Four killed as Afghan crowd attacks Norwegian base

Kabul, Afghanistan - Afghan police opened fire on a mob trying to storm a NATO peacekeeping base housing Norwegian troops on Tuesday, killing four people and wounding 18 as protests over cartoons depicting Islam's Prophet Mohammad flared again.

British troops were being sent to the northwestern city of Maymana to secure the airfield after crowds attacked a NATO base with guns and grenades.

"Police had to open fire. Some people are aiming to disrupt and disturb security," said Azim Hakimi, spokesman for the provincial security department.

"Some people used guns," he said.

Crowds of young men also threw grenades and petrol bombs at the camp manned by Norwegian troops. Two Norwegian soldiers were slightly hurt.

A Dutch peacekeeper was hurt by a stone during a protest in Baghlan, also in the north, the provincial governor said.

The Norwegians fired teargas while NATO F-16 jets flew over Maymana in a show of force, a spokeswoman for the NATO-led International Security Assistance Force said.

"ISAF is operating under difficult circumstances and is exercising the fullest possible restraint. Reinforcements have been sent," a NATO official in Europe said.

"The situation is still out of control, but we have established some kind of a show of force with F-16s," Norway's defense ministry said.

An ISAF spokesman declined to say how many British troops were being set to secure the airfield.

The United Nations said non-essential staff were being evacuated from the city. U.N. and aid groups offices were attacked during bloody riots in May sparked by a Newsweek magazine report about desecration of the Koran.

There were also protests in Jalalabad in the east, Herat in the west and the capital, Kabul, where for a second day crowds of young men stoned the Danish embassy before club-wielding police beat them off. Windows of nearby houses were smashed.

At least three Afghans were killed in protests in different parts of the country on Monday.


Across the border in Pakistan, about 5,000 Islamists paraded through Peshawar, the capital of North West Frontier Province, which is ruled by an Islamist coalition made up of several pro-Taliban groups.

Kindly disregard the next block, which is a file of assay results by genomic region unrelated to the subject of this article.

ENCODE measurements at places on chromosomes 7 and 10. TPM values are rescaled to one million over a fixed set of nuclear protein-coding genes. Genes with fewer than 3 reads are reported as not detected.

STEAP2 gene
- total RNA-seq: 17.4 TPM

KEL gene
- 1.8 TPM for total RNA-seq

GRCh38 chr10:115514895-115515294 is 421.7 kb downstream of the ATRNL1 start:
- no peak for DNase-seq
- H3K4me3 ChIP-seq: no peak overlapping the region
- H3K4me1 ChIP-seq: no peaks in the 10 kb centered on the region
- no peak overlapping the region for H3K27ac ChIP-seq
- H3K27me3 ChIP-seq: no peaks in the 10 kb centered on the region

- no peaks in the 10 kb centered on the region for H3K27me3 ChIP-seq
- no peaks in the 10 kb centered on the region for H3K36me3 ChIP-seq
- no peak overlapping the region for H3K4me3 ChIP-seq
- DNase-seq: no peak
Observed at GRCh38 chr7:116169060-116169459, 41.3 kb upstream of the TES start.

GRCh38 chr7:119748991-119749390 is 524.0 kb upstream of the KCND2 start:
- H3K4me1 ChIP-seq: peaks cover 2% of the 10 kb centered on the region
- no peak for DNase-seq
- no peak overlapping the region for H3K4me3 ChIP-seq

Another 5,000 people rallied in North Waziristan, a restive tribal region that has been the scene of battles between Pakistani security forces and al Qaeda-linked militants in recent years.

The protests in Pakistan's North West Frontier Province were the largest since the beginning of the controversy.

"Islam is being defamed through such cartoons. It is a terrorist act," said provincial chief minister Akram Durrani, who led the rally. "Those responsible for publishing such cartoons must be punished under international law."

The controversy over the cartoons was reignited when several European newspapers reprinted the caricatures, including one showing Mohammad wearing a bomb-shaped turban, saying press freedom was more important than religious taboos.

The Islamists in Pakistan directed their anger against the United States even though the cartoons have hardly been published in the U.S. media and the United States criticized their publication.

"We are condemning America because it is patronizing those who printed the cartoons," said cleric Mohammad Sadiq.

Pakistan, a key ally in the U.S.-led war on terrorism, summoned diplomats of several European countries last week to lodge a protest over the reprinting of the cartoons.

While the street protests have failed to draw big crowds in Pakistan the issue has offended many of the Islamic nation's population of 150 million.

"What has been published is absolutely wrong, but it is up to the central government to lodge a protest," said Mohammad Aqeel, a shopkeeper, who did not take part in the demonstration.

His views were echoed by Pakistan International Airlines pilot Captain Kashan Dodhy and former TV presenter Ayesha Khan.

"Obviously this is something extremely wrong, and to protest against it is our right," Dodhy said. "But that doesn't mean people should resort to violence -- Islam is a peace-loving religion.